• Our own body – Mark reminds us to notice and admire the miracle of our own body – its complexity, utility, inner connectedness and interconnectedness with nature.  He suggests that we pay attention (with appreciation) to the oxygen that we absorb from trees and plants, while acknowledging how valuable and mysterious is this interplay between humans and nature.  The recent research on the role of our microbiome and its connection to illness, inflammation and eyesight, reminds us that, despite the wealth of knowledge, scientific methods and technology, our experts are still trying to fathom the depths of the mystery of our bodies and minds and their interconnectedness.  We are just beginning to learn about the intelligence of the heart and of the gut.  The HeartMath Institute helps us to understand heart-brain science and to access “the heart’s intuitive guidance” through achieving “coherent alignment” of our physical, emotional and mental systems.   We can learn to appreciate and value our brain and our own special capabilities such as analytical skills, capacity to see patterns, attention to detail, creativity and/or strategic thinking.  Through appreciating these capacities, we will savour our subconscious mind and readily “mind our brain”.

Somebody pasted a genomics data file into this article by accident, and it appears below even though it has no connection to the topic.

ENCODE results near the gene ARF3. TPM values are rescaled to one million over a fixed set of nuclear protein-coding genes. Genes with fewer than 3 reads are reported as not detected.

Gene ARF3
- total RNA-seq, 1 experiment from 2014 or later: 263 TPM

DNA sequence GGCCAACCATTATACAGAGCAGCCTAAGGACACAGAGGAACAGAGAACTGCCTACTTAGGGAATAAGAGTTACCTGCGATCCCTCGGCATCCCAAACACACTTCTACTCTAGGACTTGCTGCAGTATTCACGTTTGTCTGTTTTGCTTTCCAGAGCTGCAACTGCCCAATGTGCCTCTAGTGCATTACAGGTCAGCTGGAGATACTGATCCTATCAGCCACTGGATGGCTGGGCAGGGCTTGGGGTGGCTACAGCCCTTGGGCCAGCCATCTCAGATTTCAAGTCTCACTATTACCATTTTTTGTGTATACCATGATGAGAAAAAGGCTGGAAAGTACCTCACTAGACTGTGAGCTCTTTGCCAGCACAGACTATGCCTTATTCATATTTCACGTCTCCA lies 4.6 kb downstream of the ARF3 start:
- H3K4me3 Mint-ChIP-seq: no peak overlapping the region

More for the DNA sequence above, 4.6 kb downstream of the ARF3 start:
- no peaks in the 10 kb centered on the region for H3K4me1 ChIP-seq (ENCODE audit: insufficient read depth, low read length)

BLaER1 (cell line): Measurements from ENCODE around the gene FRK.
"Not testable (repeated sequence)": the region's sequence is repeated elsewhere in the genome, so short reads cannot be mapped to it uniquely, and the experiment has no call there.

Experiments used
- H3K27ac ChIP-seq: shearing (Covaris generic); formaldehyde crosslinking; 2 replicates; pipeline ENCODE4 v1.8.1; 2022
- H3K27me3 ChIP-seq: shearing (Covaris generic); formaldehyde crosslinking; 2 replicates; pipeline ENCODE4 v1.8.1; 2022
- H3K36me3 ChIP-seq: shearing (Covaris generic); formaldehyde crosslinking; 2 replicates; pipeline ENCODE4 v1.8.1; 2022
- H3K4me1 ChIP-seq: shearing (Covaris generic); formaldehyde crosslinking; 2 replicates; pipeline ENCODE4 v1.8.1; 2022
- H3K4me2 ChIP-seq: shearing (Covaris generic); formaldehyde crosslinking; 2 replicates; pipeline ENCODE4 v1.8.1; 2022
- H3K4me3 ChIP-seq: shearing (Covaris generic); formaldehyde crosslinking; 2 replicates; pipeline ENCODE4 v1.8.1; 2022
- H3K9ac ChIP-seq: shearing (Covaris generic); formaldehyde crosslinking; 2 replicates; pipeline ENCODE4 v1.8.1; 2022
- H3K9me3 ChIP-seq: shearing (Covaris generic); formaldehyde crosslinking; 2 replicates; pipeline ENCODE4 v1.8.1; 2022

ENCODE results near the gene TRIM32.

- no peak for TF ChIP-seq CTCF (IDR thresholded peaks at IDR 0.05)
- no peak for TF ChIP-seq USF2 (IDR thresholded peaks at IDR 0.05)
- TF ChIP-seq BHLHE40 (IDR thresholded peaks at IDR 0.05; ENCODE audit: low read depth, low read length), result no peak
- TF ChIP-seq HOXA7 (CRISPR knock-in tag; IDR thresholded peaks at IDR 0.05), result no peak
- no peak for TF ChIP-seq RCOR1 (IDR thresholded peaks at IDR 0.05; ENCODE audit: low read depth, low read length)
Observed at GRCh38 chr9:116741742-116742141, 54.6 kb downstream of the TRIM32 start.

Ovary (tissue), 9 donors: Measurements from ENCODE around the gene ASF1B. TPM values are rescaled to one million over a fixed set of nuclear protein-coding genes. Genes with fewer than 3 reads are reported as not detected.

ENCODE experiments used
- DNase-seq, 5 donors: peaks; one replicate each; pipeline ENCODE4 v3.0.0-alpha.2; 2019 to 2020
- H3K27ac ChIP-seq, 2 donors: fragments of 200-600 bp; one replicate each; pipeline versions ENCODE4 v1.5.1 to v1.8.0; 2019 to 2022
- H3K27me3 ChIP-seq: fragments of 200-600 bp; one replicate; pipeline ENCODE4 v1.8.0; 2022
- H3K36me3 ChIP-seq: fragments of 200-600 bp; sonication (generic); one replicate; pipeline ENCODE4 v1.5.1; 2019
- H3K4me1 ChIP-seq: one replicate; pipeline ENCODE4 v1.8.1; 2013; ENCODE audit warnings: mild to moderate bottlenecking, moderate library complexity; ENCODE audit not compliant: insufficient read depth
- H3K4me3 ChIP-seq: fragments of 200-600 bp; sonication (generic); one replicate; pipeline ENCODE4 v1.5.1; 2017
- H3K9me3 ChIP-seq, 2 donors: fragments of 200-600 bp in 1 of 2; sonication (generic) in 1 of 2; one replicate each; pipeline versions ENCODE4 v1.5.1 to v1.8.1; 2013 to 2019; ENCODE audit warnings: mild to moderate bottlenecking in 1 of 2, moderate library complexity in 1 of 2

• Our breath – the breath reinforces the miracle of life.  We know that people who experienced the COVID19 virus often had severe difficulties breathing.   Our breath is normally so automatic (luckily!) that we take it for granted.  Mindful breathing can enable us to be grateful for each breath, to develop our self-awareness and access calmness and equanimity.  Richard Wolf, author of In Tune: Music as the Bridge to Mindfulness, encourages us to listen to the “sonic qualities” of our breath and offers ways to tune our breath to music beats – what he calls “breathing in time

Reflection

Meditating on nature and gratitude encourages us to open up our senses and consciously pay attention to the world around us.  It makes us appreciate that we can hear, smell, see, touch and taste (if these senses are intact).  Many things we take for granted such as smell and taste were lost to people suffering from the COVID19 virus.  It’s often through the temporary loss of things that we learn to appreciate them.  Ideally our sense of gratitude is always present and often expressed even through micro-gestures.